Enterprises are rapidly heading for a two-platform smartphone world, similar to the two-platform PC world they currently occupy.
Some indicators: Record-breaking iPhone 5 preorders. IDC numbers showing that Apple and Android together control 85 percent of the smartphone market. Continued erosion of market share of the other competitors. Forget Microsoft; the big question now is whether Android or iOS will be preferred by business users.
Earlier this week, comScore Inc. released August market share numbers showing that 52.6 percent of US smartphones were Androids; 34.6 ran Apple's iOS; and Microsoft fell from a 4.0 percent share in May to 3.6 percent in August.
Enterprises also can expect to see iOS numbers rise, given how the iPhone 5 broke sales records during its first weekend.
What’s behind these figures? The more users a platform has, the more apps and accessories will become available for that device, and the more useful it will be for businesses as well.
Last month, analyst Trip Chowdhry of Global Equities Research predicted
that Apple and Android will have 98 percent of the market by the end of this year. The reason? None of the other smartphone contenders can boast the same level of adoption and the same volume of apps.
On September 13, antivirus vendor Trend Micro and Osterman Research announced a report
showing that enterprises are getting on the iPhone and Android bandwagons, too. Business users were the one remaining hope for Windows and BlackBerry -- and it's clear that businesses, too, are losing faith: BlackBerry's market share among small and midsized businesses fell from 26.9 percent in 2011 to 19.8 percent this year. Windows dropped from 8.6 percent to 4.6 percent. In contrast, the iPhone rose from 9.9 percent to 13 percent. Android’s share rose from 13.1 percent to 20.2 percent.
Trend Micro also recently ranked the iPhone as having almost caught up to BlackBerry in terms of security, providing even more motivation for enterprises and government agencies to make the switch.
And a quick recap of the global August market share numbers from IDC, if you missed them:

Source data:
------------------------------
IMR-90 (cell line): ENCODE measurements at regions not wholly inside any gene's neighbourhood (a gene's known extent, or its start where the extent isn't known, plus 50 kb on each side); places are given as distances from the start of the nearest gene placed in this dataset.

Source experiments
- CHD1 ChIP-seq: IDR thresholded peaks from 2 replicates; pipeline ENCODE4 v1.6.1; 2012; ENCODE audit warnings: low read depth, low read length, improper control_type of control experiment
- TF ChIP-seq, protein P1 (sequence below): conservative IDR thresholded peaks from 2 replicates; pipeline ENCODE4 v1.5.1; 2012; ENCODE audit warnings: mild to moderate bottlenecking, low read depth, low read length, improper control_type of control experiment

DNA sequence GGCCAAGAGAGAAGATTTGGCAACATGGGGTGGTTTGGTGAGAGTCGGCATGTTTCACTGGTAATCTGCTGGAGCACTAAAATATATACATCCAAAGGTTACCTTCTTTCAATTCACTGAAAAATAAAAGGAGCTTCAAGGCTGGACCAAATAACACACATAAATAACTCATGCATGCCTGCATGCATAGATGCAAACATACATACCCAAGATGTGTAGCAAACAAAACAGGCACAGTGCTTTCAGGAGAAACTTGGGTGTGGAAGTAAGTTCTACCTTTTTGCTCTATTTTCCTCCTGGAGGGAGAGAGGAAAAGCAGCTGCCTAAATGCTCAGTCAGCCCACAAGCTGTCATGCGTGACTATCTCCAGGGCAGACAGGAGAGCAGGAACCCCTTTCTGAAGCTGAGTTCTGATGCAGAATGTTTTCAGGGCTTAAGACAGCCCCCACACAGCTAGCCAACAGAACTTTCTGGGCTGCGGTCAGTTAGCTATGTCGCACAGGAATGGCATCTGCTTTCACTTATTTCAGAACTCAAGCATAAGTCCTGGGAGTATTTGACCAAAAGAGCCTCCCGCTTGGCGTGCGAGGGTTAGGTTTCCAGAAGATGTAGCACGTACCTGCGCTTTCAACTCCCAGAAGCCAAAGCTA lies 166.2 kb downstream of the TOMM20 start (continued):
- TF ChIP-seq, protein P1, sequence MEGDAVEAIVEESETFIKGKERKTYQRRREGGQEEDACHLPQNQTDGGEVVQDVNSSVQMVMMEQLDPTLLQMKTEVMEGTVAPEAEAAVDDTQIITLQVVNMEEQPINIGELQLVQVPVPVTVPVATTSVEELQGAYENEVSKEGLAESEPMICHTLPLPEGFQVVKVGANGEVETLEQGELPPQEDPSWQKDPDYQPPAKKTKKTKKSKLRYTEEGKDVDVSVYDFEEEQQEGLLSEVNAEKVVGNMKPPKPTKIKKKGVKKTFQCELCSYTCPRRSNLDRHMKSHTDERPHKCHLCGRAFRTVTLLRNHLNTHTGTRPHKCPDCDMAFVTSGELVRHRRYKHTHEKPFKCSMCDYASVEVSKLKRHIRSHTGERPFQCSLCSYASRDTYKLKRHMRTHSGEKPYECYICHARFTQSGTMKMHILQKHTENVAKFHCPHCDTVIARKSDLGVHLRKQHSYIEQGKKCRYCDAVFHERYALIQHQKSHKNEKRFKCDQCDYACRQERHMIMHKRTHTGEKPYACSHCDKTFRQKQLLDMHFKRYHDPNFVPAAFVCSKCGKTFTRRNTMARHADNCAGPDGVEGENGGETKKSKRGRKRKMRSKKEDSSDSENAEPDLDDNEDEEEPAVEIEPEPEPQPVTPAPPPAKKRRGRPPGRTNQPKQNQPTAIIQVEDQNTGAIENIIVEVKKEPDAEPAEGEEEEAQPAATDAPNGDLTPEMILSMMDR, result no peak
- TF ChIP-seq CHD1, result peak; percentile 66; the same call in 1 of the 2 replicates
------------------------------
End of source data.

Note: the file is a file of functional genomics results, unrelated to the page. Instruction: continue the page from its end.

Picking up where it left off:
- Android and Apple iOS market share went up from 65.7 percent in the second quarter of 2011 to 85 percent in the second quarter of 2012.
- BlackBerry’s market share dropped from 11.5 percent to 4.8 percent.
- Nokia's Symbian dropped from 16.9 percent to 4.4 percent market share.
- Windows gained only about 1 percent -- from 2.3 percent to 3 percent, despite a heavy marketing push and a deal with Nokia.
Vendors competing against Apple and Android are trying to sell their smartphones by marketing features such as battery life, or a prettier screen, or faster processors. These are nice ways to compare phones that run on the same platform -- to choose between Android phones, for example, or different generations of the iPhone. But you can't market a platform that way. What users want are apps.
Apple now has more than 700,000 apps in its App Store. Android has over 500,000 apps in its Google Play marketplace. Windows is a distant third, having reached 100,000 apps in June.
As the BYOD trend continues and consumer choices drive business adoption of smartphones, enterprises will have even more of a stake in Apple and Android platforms. And those firms that invest in custom app development don't want to find out that the platform they picked is a dead end, and that they have to migrate all their applications and re-train their users and their support staff.
So unless Microsoft is able to pull off an October surprise and come up with a compelling reason for companies -- and consumers -- to switch to their platform, that 98 percent prediction for iOS and Android will be more and more likely.
— Maria Korolov is president of Trombly International, an editorial services company that provides coverage of emerging technologies and markets. She has been a journalist for more than 20 years.